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Pope Pius XII presided over the Catholic Church during one of the most challenging moments in its history.
Elected in early 1939, Pius XII spoke out against war and destruction, but his refusal to condemn Nazi Germany and its allies for mass atrocities and genocide remains controversial almost seventy years after the end of the Second World War. Scholars have blamed Pius's inaction on anti-communism, antisemitism, a special emotional bond with Germany, or a preference for fascist authoritarianism.
Delving deep into Catholic theology and ecclesiology, Jacques Kornberg argues instead that what drove Pius XII was the belief that his highest priority must be to preserve the authority of the Church and the access to salvation that it provided. In The Pope's Dilemma, Kornberg uses the examples of Pius XII's immediate predecessors Benedict XV and the Armenian genocide and Pius XI and Fascist Italy, as well as case studies of Pius XII's wartime policies towards five Catholic countries (Croatia, France, Hungary, Poland, and Slovakia), to demonstrate the consistency with which Pius XII and the Vatican avoided confronting the perpetrators of atrocities and strove to keep Catholics within the Church.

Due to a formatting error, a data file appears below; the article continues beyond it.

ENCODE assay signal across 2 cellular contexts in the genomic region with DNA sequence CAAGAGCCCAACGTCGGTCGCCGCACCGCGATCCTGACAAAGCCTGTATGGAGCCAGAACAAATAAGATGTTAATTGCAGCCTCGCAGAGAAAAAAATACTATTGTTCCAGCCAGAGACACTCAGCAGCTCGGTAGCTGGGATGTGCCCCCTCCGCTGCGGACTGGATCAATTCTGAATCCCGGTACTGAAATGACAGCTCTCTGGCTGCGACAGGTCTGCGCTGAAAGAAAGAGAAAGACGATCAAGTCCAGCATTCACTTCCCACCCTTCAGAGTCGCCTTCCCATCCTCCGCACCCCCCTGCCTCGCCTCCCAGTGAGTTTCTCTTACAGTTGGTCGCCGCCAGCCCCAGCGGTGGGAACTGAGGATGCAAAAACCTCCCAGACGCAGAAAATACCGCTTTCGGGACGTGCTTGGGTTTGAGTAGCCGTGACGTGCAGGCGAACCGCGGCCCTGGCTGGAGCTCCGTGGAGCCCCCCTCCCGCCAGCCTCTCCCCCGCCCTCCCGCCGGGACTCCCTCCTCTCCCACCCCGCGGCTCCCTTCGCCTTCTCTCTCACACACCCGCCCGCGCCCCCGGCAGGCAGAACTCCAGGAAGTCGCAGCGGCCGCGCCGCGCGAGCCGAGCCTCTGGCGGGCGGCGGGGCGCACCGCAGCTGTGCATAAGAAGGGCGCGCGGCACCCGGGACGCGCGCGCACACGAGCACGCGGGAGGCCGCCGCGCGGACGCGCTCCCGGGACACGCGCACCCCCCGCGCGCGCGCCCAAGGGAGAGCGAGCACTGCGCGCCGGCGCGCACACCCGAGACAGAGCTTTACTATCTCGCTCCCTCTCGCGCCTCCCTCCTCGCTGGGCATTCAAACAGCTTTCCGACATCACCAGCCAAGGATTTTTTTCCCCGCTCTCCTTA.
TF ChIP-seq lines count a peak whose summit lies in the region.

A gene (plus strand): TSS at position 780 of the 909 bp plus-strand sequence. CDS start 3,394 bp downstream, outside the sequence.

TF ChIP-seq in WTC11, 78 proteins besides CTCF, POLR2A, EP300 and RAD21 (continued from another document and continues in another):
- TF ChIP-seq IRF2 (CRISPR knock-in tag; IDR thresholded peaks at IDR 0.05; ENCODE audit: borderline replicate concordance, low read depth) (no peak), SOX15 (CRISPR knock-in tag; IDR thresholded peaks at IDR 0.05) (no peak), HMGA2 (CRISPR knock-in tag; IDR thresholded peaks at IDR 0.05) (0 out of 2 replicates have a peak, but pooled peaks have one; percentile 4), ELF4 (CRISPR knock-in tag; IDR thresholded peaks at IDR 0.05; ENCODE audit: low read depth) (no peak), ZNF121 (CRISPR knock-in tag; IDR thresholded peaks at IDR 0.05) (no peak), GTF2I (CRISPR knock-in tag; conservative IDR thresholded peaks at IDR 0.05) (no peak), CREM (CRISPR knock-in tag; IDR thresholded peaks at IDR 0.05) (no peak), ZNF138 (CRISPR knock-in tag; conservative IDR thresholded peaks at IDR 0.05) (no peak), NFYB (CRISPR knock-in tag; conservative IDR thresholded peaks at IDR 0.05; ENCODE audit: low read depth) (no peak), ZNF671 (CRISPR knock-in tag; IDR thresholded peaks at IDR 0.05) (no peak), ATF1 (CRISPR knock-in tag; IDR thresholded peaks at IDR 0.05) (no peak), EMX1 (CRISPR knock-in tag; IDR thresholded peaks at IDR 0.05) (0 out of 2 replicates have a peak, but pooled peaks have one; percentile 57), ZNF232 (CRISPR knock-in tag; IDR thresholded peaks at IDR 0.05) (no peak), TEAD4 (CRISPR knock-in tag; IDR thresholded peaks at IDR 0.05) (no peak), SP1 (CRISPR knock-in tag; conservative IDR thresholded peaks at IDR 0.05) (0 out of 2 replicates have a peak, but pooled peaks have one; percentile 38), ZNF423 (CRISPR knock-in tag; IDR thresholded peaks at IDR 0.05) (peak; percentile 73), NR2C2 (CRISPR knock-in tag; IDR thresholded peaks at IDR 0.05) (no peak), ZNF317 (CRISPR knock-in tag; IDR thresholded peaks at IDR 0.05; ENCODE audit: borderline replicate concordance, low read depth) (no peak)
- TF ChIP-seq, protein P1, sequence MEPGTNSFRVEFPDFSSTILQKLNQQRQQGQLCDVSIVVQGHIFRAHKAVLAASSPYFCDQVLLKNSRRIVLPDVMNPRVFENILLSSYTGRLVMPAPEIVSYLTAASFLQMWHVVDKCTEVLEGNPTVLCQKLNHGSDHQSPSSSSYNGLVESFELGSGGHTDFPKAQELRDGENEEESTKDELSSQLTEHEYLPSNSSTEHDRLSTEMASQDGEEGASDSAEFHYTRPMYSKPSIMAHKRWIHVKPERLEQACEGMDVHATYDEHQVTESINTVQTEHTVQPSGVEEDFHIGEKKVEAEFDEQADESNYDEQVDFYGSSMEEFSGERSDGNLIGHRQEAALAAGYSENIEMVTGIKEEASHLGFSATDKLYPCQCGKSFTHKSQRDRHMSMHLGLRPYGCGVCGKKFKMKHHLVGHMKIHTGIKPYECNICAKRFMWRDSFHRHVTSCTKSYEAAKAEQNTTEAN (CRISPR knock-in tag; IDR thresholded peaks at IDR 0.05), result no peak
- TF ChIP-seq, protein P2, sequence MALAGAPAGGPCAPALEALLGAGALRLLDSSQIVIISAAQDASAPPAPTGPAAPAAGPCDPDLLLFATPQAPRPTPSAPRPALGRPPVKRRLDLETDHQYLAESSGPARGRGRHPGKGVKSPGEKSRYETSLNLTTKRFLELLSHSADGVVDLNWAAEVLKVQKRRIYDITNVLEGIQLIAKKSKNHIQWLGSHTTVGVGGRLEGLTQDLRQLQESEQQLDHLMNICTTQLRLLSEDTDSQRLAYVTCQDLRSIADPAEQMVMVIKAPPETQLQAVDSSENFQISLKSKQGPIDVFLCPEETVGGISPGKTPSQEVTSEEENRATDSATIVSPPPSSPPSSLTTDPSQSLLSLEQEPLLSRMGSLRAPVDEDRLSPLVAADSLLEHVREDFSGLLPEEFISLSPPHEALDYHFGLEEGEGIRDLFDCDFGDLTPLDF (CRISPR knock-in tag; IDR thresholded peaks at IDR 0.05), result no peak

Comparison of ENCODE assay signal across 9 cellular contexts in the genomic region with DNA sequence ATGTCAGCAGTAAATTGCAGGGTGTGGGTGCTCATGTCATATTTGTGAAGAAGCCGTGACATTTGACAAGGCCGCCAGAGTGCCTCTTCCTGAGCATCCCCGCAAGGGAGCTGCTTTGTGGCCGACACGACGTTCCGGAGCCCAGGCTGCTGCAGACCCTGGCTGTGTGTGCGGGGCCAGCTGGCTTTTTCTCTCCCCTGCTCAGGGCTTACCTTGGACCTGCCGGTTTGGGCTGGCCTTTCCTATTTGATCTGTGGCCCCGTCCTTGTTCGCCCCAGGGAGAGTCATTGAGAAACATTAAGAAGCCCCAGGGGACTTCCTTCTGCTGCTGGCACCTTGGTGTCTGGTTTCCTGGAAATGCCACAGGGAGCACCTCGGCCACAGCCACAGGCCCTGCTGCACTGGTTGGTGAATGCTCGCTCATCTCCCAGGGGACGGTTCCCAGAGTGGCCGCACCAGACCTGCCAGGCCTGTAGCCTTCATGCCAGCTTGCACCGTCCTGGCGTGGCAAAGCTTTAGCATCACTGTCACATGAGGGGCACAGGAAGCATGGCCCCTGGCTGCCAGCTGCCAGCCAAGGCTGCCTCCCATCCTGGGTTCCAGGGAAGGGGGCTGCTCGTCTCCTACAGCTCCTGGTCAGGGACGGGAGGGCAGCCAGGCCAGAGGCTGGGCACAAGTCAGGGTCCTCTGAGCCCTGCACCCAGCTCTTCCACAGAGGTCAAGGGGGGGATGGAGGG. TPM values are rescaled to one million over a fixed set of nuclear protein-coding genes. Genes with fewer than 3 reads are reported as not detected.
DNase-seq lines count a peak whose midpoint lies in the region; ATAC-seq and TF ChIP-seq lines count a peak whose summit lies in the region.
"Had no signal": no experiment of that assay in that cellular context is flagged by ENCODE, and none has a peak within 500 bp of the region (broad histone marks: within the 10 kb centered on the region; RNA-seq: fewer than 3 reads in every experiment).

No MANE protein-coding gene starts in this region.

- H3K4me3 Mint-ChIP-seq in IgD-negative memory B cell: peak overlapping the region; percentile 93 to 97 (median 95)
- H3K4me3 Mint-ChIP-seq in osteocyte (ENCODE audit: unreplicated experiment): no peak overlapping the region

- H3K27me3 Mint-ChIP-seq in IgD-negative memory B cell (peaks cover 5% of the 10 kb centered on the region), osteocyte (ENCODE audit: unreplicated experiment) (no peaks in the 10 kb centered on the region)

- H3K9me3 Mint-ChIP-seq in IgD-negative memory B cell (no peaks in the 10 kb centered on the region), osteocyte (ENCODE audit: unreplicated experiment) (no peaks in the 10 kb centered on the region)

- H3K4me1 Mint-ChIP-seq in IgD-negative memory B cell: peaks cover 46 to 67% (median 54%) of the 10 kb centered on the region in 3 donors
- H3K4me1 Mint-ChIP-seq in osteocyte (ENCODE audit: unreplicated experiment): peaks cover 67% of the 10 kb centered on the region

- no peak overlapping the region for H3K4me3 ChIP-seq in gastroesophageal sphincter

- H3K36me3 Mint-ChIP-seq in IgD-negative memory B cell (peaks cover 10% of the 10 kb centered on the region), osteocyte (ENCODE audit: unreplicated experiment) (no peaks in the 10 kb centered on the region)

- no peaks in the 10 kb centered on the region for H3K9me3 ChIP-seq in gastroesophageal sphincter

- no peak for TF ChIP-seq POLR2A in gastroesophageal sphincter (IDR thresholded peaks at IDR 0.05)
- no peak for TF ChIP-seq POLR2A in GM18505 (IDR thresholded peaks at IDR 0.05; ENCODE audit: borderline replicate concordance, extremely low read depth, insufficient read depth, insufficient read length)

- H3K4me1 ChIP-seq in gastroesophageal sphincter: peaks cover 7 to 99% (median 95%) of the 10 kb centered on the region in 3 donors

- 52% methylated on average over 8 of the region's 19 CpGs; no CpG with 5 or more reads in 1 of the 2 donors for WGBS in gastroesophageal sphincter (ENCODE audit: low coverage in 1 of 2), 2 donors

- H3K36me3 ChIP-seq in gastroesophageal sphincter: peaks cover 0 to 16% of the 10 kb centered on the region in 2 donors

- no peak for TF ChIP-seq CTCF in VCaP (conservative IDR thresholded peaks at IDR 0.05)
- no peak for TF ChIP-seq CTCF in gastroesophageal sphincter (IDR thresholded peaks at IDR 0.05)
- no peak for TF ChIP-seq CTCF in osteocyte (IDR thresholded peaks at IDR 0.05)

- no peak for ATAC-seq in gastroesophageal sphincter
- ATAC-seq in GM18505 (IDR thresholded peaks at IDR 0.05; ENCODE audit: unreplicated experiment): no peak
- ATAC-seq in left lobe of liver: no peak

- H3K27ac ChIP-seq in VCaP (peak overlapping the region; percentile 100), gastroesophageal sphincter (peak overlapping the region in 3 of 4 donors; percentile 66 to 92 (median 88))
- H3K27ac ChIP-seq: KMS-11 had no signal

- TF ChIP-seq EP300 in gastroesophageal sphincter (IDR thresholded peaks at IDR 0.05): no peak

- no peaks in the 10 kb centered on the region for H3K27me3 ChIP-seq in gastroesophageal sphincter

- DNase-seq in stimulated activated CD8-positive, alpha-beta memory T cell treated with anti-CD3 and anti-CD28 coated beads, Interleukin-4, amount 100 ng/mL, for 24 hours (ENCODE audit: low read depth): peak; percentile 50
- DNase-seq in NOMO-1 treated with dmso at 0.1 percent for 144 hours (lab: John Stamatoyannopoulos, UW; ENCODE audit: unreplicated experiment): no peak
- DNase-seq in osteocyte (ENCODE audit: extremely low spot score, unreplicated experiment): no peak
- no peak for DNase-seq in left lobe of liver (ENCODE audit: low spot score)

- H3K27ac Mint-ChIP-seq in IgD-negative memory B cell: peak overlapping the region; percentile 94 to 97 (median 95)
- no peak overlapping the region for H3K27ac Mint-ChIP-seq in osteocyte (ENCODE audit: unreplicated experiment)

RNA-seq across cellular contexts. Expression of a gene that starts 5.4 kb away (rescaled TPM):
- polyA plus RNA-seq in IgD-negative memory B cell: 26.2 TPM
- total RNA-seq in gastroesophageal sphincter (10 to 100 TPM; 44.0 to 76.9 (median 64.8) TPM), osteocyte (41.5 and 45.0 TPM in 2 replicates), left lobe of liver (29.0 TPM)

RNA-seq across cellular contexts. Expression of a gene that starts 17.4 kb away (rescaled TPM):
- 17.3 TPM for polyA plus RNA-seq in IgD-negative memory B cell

By this measure, Pius XII did not betray, but fulfilled his papal role. A meticulous and careful analysis of the career of the twentieth century's most controversial pope, The Pope's Dilemma is an important contribution to the ongoing debate about the Catholic Church's wartime legacy.
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